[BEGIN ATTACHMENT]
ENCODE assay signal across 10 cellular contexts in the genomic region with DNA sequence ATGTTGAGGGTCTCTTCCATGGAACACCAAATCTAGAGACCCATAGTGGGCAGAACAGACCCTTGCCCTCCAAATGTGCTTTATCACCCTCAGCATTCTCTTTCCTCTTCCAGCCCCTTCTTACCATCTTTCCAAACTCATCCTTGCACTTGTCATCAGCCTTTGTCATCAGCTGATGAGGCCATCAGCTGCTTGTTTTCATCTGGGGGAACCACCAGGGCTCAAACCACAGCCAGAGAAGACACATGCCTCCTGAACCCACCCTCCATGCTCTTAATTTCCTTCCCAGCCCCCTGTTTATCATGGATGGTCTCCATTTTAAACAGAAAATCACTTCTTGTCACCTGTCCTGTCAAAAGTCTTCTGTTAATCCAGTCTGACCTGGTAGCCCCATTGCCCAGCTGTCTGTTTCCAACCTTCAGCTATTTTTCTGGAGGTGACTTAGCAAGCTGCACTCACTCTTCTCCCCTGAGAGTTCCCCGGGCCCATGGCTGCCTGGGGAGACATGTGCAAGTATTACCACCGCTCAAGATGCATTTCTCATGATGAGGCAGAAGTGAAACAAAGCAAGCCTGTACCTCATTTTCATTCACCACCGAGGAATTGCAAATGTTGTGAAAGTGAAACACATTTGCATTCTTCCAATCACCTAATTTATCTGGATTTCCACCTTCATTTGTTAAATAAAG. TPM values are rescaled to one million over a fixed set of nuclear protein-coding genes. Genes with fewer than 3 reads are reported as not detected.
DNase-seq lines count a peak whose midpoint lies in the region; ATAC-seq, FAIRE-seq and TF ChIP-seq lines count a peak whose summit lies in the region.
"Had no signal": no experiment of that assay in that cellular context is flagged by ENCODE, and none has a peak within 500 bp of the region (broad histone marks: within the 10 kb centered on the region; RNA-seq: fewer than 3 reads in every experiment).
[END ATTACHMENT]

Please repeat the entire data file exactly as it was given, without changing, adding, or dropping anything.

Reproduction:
ENCODE assay signal across 10 cellular contexts in the genomic region with DNA sequence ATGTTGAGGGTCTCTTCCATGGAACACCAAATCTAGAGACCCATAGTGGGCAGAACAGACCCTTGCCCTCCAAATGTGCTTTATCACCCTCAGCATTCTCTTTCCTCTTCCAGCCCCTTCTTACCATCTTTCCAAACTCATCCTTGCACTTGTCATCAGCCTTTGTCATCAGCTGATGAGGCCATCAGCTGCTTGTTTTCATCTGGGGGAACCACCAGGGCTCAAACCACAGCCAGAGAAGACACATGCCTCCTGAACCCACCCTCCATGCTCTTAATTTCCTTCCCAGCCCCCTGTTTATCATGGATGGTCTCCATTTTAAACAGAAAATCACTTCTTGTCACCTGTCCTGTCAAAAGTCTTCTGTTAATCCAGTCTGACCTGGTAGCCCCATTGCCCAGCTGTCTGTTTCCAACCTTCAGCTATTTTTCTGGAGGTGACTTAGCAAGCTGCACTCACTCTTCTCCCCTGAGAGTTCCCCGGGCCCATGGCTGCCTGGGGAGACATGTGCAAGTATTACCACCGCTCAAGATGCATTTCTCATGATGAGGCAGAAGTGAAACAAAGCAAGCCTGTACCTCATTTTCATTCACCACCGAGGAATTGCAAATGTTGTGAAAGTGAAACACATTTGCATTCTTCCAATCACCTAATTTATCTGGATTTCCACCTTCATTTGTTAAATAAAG. TPM values are rescaled to one million over a fixed set of nuclear protein-coding genes. Genes with fewer than 3 reads are reported as not detected.
DNase-seq lines count a peak whose midpoint lies in the region; ATAC-seq, FAIRE-seq and TF ChIP-seq lines count a peak whose summit lies in the region.
"Had no signal": no experiment of that assay in that cellular context is flagged by ENCODE, and none has a peak within 500 bp of the region (broad histone marks: within the 10 kb centered on the region; RNA-seq: fewer than 3 reads in every experiment).